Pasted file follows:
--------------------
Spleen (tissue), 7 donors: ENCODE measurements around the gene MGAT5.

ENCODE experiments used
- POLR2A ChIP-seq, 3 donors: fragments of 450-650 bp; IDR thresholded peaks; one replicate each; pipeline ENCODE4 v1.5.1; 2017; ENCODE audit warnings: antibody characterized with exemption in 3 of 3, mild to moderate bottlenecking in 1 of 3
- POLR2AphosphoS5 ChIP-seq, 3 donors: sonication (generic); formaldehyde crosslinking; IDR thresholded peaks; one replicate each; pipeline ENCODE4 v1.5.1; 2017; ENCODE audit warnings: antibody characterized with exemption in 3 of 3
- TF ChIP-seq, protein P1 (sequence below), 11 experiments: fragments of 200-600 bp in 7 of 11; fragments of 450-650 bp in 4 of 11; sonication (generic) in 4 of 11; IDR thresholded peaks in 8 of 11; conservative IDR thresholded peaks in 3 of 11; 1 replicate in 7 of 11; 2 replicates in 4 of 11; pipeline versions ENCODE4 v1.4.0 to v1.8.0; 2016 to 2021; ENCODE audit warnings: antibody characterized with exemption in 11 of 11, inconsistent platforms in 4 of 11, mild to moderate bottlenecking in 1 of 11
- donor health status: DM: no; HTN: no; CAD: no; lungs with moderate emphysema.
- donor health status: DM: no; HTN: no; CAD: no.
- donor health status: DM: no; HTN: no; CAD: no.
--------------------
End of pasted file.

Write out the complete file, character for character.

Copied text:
Spleen (tissue), 7 donors: ENCODE measurements around the gene MGAT5.

ENCODE experiments used
- POLR2A ChIP-seq, 3 donors: fragments of 450-650 bp; IDR thresholded peaks; one replicate each; pipeline ENCODE4 v1.5.1; 2017; ENCODE audit warnings: antibody characterized with exemption in 3 of 3, mild to moderate bottlenecking in 1 of 3
- POLR2AphosphoS5 ChIP-seq, 3 donors: sonication (generic); formaldehyde crosslinking; IDR thresholded peaks; one replicate each; pipeline ENCODE4 v1.5.1; 2017; ENCODE audit warnings: antibody characterized with exemption in 3 of 3
- TF ChIP-seq, protein P1 (sequence below), 11 experiments: fragments of 200-600 bp in 7 of 11; fragments of 450-650 bp in 4 of 11; sonication (generic) in 4 of 11; IDR thresholded peaks in 8 of 11; conservative IDR thresholded peaks in 3 of 11; 1 replicate in 7 of 11; 2 replicates in 4 of 11; pipeline versions ENCODE4 v1.4.0 to v1.8.0; 2016 to 2021; ENCODE audit warnings: antibody characterized with exemption in 11 of 11, inconsistent platforms in 4 of 11, mild to moderate bottlenecking in 1 of 11
- donor health status: DM: no; HTN: no; CAD: no; lungs with moderate emphysema.
- donor health status: DM: no; HTN: no; CAD: no.
- donor health status: DM: no; HTN: no; CAD: no.